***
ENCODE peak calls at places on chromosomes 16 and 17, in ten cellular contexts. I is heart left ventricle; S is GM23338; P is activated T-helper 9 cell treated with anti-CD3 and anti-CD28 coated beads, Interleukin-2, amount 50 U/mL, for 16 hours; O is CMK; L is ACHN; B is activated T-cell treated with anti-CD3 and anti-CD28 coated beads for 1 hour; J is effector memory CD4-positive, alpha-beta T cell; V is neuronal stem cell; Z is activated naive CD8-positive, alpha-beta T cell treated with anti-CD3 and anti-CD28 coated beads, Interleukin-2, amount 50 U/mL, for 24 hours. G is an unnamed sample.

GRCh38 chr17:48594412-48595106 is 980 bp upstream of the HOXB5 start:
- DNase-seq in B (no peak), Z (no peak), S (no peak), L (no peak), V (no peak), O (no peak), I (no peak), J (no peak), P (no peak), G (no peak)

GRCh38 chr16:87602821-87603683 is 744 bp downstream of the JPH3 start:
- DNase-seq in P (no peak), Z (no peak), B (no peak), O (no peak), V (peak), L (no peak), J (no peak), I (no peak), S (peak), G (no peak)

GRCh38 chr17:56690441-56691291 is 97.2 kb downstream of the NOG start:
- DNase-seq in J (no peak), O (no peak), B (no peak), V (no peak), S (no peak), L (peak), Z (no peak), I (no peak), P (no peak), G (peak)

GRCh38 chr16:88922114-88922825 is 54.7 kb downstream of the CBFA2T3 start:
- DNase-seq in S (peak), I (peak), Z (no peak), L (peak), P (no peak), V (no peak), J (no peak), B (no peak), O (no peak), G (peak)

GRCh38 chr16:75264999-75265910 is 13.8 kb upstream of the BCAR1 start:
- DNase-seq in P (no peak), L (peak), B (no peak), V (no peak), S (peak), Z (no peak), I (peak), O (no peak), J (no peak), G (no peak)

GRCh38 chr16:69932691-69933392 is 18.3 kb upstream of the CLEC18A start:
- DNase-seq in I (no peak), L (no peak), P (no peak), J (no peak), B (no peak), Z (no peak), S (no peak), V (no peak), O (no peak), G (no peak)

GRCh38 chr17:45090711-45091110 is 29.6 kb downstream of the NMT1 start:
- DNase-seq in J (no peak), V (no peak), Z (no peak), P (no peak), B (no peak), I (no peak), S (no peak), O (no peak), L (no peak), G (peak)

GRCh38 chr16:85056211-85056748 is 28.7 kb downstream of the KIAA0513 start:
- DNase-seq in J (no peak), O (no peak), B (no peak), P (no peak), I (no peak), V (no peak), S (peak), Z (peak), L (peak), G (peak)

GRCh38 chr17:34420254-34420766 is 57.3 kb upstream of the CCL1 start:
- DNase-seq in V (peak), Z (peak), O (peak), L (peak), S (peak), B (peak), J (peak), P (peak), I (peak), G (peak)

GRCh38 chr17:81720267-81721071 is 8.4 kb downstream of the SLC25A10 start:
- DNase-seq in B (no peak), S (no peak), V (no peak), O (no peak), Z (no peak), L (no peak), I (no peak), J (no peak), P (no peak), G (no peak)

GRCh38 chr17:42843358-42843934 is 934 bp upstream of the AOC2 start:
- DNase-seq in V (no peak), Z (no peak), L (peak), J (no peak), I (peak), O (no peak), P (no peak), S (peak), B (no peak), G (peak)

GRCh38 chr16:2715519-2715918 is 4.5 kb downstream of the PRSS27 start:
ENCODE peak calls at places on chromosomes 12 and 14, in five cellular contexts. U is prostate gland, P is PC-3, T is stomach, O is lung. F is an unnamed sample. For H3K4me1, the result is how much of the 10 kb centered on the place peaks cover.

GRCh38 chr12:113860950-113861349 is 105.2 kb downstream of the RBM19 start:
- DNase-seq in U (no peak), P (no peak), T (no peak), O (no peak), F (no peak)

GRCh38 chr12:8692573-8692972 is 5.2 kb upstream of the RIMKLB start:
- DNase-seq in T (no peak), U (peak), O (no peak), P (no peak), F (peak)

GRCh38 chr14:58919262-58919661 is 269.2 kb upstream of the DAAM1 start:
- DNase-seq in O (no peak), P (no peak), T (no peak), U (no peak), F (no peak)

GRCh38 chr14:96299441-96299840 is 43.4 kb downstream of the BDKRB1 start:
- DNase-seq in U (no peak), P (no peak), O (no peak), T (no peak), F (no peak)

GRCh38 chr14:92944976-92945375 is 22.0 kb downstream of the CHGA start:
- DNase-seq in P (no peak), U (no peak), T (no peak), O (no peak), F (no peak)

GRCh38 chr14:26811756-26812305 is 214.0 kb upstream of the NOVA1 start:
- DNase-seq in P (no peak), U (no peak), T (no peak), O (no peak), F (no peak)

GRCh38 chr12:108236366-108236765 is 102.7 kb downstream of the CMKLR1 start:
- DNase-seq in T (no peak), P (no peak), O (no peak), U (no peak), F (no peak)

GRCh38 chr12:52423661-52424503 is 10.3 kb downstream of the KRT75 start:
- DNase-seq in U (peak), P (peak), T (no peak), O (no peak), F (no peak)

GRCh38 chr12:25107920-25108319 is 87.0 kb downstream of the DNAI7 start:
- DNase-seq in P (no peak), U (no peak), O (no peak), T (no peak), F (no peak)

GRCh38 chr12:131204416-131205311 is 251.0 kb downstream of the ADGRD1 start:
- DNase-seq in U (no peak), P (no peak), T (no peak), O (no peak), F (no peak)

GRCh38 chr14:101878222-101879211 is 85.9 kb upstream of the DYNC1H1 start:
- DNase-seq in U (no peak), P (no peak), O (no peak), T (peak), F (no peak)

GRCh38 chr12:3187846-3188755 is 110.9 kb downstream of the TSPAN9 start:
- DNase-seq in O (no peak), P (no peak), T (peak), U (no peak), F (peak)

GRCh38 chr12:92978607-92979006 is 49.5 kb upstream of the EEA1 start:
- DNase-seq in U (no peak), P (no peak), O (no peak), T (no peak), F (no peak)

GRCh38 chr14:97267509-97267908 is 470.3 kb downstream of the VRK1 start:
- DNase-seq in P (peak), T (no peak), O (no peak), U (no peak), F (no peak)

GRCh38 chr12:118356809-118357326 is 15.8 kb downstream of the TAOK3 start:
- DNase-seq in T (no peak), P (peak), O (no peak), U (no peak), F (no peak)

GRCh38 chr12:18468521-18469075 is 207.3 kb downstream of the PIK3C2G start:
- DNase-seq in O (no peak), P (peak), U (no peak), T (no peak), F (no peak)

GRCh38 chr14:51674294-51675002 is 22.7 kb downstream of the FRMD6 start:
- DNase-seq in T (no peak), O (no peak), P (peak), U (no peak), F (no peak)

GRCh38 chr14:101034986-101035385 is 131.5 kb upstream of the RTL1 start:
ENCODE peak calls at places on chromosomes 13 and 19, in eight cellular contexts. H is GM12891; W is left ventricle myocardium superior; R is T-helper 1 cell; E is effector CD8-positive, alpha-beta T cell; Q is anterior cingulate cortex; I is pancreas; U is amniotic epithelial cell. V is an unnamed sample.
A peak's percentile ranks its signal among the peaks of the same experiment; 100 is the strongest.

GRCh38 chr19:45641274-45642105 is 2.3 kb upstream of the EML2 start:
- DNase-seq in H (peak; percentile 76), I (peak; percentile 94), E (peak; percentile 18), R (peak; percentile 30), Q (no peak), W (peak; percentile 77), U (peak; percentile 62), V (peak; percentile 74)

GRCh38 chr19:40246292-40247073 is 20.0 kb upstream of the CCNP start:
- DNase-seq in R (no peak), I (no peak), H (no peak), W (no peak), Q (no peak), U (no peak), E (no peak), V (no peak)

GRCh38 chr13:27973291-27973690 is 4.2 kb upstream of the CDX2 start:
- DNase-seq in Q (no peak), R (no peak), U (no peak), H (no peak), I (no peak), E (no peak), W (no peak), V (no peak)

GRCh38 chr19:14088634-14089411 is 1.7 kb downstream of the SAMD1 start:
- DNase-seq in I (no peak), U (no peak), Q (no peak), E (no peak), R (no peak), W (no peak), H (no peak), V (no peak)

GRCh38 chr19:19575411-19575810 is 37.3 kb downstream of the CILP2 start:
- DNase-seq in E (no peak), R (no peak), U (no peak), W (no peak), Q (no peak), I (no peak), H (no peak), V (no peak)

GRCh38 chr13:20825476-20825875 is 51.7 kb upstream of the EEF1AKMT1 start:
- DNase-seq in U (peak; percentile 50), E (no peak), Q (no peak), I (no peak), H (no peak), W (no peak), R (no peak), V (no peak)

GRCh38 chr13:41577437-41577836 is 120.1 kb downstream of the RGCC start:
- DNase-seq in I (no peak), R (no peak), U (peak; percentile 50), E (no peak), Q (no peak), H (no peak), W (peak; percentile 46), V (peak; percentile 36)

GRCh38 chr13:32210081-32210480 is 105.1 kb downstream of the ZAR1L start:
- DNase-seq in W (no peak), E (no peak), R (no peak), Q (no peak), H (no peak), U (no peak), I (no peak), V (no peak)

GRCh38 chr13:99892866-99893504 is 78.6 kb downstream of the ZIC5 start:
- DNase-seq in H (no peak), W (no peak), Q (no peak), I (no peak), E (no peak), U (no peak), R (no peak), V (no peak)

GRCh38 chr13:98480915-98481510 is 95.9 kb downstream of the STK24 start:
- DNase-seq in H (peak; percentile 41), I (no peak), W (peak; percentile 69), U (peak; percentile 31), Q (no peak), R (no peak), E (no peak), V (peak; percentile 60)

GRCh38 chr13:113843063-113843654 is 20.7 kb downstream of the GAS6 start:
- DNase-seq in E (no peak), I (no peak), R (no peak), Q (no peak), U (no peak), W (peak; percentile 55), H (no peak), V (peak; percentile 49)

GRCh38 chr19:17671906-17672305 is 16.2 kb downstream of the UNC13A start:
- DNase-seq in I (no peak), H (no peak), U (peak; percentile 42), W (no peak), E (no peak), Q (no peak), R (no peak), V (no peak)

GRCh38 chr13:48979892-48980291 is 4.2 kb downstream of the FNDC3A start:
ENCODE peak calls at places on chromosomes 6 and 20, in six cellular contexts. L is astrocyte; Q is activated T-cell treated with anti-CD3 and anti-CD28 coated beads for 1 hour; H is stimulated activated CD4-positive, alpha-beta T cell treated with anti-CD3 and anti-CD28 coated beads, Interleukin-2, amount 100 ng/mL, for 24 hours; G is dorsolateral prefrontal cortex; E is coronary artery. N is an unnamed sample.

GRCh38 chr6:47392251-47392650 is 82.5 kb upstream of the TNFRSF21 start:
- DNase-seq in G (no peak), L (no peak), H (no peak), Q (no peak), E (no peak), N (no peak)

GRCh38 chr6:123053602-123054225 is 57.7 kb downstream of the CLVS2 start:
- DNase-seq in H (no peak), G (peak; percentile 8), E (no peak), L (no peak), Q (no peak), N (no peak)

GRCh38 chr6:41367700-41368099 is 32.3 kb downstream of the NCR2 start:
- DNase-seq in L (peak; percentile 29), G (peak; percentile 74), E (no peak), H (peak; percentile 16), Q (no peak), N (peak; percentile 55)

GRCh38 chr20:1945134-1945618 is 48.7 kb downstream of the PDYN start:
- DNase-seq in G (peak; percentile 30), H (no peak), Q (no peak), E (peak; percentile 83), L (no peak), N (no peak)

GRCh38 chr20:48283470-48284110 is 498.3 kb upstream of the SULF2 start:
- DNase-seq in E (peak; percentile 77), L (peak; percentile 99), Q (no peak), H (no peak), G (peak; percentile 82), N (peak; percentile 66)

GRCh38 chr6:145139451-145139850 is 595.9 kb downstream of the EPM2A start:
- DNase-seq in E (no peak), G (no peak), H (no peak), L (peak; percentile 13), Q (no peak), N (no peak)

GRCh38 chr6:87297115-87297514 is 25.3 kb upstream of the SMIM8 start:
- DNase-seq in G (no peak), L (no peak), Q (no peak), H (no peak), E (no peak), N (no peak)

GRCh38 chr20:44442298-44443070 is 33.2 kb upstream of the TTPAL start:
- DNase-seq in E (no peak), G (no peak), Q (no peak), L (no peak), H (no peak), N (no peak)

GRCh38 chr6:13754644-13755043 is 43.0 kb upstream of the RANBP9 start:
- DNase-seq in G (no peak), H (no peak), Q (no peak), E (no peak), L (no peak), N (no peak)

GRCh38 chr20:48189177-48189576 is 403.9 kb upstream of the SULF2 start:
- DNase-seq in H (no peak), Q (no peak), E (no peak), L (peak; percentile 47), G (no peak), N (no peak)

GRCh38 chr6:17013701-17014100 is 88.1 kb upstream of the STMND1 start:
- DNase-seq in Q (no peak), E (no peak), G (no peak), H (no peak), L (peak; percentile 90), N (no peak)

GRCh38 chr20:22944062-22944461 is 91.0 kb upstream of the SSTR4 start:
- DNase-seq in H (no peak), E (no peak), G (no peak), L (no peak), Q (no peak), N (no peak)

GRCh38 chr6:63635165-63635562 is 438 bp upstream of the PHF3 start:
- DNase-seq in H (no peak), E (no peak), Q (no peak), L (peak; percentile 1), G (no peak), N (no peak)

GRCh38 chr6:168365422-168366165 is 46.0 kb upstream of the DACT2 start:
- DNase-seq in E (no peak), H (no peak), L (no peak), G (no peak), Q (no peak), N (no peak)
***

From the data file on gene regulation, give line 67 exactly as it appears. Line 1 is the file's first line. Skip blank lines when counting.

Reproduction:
GRCh38 chr13:27973291-27973690 is 4.2 kb upstream of the CDX2 start: